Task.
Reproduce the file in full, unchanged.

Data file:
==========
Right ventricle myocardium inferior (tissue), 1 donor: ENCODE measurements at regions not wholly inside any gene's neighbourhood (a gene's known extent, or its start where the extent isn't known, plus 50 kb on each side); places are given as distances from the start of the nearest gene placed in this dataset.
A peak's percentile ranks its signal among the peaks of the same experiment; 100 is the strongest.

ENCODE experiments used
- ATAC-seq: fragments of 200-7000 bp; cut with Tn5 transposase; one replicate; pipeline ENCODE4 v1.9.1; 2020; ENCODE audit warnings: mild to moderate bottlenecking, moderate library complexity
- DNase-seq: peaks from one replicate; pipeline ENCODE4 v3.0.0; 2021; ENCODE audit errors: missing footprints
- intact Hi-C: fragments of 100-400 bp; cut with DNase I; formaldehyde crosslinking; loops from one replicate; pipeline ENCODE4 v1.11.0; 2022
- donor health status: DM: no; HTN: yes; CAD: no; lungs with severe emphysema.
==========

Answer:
Right ventricle myocardium inferior (tissue), 1 donor: ENCODE measurements at regions not wholly inside any gene's neighbourhood (a gene's known extent, or its start where the extent isn't known, plus 50 kb on each side); places are given as distances from the start of the nearest gene placed in this dataset.
A peak's percentile ranks its signal among the peaks of the same experiment; 100 is the strongest.

ENCODE experiments used
- ATAC-seq: fragments of 200-7000 bp; cut with Tn5 transposase; one replicate; pipeline ENCODE4 v1.9.1; 2020; ENCODE audit warnings: mild to moderate bottlenecking, moderate library complexity
- DNase-seq: peaks from one replicate; pipeline ENCODE4 v3.0.0; 2021; ENCODE audit errors: missing footprints
- intact Hi-C: fragments of 100-400 bp; cut with DNase I; formaldehyde crosslinking; loops from one replicate; pipeline ENCODE4 v1.11.0; 2022
- donor health status: DM: no; HTN: yes; CAD: no; lungs with severe emphysema.